Life Outside the Narrative is Wonderful

Sometimes somebody is born outside the mainstream narrative of their society, but lives in circumstances close enough to it that they think it’s possible for them to fit in if they try hard enough. And some people live in circumstances so wildly outside their society’s mainstream narrative that they are not concerned with trying to fit in the narrative.

As I discussed last week, my parents are never-married, white, middle-class, landlady-and-tenant. There is simply no place for our family in the mainstream narrative of the United States – they don’t fit the narrative for white middle-class people, and they don’t fit the narrative for people who have children out of wedlock, and they don’t even fit the narrative of landladies and tenants. While there are times when I do try to fit in, sometimes for emotional reasons, sometimes for Machiavellian reasons, I do not feel I have to fit in if I don’t want to.

One thing I notice about fiction is that relationships which best fit the ‘ideal’ (in the United States, white, married, romantic, faithful, middle-class, etc.) are depicted as being the most stable and happy, whereas relationships which stray from that ideal are more likely to be filled with melodrama. For example, if my parents were in a soap opera, the writers would treat them as oranges and juice out the angst.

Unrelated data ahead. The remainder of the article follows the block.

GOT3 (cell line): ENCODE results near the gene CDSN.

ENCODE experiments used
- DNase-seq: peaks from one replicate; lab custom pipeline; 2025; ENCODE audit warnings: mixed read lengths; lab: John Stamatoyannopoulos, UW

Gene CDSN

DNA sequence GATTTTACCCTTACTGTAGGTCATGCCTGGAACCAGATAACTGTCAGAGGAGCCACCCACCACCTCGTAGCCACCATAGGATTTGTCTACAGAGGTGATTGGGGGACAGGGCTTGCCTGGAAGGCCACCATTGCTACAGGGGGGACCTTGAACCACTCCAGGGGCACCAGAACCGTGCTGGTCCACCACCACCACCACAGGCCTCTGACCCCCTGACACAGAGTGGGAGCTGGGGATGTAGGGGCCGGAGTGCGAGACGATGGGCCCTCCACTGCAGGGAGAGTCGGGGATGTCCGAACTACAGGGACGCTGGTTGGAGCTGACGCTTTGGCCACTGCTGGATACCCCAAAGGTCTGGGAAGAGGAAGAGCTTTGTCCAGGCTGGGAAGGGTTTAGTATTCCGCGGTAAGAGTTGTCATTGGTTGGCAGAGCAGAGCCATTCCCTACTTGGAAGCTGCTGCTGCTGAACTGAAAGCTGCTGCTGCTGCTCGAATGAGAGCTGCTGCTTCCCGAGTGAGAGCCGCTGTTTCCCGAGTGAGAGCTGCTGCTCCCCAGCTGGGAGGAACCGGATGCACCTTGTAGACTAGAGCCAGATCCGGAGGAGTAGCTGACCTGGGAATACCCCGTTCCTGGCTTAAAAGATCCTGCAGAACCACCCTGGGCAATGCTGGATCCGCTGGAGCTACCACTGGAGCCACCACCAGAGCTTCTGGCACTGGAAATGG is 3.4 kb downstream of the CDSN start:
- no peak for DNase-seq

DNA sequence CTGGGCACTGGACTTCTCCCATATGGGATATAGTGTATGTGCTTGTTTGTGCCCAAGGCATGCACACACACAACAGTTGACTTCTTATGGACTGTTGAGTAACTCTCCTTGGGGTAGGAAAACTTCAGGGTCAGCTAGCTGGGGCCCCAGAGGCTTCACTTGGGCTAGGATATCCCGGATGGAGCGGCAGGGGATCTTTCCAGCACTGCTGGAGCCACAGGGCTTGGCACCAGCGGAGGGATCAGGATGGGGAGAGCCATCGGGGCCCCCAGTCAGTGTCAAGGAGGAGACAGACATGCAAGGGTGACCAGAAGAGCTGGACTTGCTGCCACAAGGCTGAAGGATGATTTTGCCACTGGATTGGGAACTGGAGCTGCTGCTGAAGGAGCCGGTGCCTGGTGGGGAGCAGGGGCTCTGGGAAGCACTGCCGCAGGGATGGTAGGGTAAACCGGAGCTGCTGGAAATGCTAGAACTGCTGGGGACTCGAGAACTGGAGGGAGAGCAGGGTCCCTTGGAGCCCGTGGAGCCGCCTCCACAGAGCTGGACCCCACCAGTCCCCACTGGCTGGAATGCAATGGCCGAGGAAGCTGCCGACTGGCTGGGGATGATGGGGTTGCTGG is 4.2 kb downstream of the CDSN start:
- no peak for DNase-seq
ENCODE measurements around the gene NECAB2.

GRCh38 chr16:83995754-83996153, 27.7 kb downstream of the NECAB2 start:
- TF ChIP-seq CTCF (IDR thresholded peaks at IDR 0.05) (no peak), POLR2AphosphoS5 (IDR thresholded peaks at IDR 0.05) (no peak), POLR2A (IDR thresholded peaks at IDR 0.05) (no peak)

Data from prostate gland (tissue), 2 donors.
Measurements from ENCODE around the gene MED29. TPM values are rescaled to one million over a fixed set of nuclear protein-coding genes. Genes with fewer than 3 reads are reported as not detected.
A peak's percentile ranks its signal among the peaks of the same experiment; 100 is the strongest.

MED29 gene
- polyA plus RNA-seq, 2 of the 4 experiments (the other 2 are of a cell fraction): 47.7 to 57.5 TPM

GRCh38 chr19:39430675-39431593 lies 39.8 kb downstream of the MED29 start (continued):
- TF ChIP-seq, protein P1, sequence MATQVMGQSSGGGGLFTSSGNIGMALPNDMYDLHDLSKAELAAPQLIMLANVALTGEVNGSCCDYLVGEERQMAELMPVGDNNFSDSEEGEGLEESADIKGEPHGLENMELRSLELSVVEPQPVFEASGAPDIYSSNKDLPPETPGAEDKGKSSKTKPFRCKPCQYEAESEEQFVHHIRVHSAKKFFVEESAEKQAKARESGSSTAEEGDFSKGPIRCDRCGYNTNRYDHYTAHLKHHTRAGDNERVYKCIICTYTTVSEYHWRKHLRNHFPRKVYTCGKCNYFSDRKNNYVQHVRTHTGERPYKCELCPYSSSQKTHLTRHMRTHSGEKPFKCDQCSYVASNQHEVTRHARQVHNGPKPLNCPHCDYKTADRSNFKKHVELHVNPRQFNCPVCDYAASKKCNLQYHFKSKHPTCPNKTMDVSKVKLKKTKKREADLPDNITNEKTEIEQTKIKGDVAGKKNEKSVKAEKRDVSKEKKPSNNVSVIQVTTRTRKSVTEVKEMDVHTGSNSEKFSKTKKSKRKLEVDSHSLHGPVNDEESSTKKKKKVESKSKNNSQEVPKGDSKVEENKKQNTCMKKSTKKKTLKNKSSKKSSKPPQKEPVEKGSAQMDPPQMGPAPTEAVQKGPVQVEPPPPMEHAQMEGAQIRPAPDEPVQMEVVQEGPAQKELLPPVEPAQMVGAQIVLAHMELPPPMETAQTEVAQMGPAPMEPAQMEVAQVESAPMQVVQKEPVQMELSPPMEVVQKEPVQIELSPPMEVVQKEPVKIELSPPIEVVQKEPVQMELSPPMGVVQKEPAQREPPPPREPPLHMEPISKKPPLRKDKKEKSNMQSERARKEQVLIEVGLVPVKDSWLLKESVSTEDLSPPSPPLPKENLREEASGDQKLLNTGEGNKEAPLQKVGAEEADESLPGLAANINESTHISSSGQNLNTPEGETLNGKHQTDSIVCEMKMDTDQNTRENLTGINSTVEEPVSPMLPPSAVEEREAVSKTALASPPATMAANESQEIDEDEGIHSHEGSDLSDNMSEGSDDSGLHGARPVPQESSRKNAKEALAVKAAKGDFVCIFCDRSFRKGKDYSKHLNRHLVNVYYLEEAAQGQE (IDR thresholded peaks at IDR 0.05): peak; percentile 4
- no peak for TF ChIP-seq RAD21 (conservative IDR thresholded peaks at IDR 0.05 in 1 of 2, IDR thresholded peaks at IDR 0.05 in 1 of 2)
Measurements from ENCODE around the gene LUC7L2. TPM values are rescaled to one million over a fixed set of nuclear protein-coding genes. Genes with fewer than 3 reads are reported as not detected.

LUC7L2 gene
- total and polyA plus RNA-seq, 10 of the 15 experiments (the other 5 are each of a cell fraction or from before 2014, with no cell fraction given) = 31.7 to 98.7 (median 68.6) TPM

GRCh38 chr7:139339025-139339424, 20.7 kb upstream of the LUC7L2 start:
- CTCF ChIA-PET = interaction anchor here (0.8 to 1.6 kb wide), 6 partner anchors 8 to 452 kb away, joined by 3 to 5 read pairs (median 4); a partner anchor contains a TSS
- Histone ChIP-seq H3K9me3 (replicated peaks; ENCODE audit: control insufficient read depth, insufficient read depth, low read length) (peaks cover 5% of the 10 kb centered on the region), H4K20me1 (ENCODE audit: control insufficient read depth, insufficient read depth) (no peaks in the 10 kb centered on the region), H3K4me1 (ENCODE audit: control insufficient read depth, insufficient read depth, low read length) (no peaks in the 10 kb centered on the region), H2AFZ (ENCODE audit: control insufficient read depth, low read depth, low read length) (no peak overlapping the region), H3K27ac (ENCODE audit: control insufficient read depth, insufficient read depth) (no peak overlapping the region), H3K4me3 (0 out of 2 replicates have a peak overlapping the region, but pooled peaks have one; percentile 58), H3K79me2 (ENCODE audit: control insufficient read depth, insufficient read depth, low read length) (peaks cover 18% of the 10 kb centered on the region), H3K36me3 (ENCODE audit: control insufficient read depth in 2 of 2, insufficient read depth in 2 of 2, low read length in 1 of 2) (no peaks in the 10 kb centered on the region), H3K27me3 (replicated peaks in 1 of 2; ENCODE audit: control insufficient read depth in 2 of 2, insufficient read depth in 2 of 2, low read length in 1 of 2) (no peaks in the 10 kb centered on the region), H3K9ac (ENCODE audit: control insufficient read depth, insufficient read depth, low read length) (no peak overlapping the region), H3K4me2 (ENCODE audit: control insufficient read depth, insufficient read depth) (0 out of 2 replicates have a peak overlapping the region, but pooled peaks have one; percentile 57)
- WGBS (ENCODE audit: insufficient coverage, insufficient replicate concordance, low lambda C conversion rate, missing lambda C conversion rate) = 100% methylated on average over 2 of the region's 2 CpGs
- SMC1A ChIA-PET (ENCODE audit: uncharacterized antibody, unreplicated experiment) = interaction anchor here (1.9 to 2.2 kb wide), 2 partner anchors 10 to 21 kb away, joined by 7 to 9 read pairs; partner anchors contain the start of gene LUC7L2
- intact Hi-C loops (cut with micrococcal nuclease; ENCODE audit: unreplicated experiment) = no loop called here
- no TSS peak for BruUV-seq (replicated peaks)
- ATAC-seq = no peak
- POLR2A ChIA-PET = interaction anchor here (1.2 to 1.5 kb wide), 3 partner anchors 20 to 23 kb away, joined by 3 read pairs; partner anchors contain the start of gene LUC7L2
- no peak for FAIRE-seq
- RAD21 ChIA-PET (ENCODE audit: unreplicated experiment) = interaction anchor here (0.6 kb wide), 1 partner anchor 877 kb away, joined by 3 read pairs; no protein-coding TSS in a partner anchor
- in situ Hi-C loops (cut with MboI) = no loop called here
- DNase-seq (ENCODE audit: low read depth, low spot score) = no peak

In my experience, real life is often the opposite. My family has its share of drama – more than enough drama for several TV shows and some movies to boot – and my parents are just as inclined to get involved in the drama as anybody else in my family. Yet my parents’ relationship is just about the least dramatic in my family. They are one of the most stable couples I have ever met in my life. I think it is because they are not concerned with doing things the ‘proper’ way and simply found an arrangement which works for them, thus lack of drama. On the other hand, the couples in my family which make lots of drama together tend to be the ones who are aspiring to be whatever they think the social ideal is – ‘I won’t leave him because a husband and a wife should stick together’ ‘We need to get married because I’m pregnant’ and so forth.

I think my background is partially why my asexuality has never caused me angst. Sure, it took me years to finally come around to identifying as asexual, but even before I identified as asexual I felt my lack of sexual feelings/activity was okay. I never intended to marry (after all, things seemed to have worked out better for my parents than most couples who do marry). And generally, because I have do not feel bound to follow the mainstream social narrative, I feel free to make of life what I want.

Choosing not to get married and having me out of wedlock is one of the best gifts my parents ever gave me.

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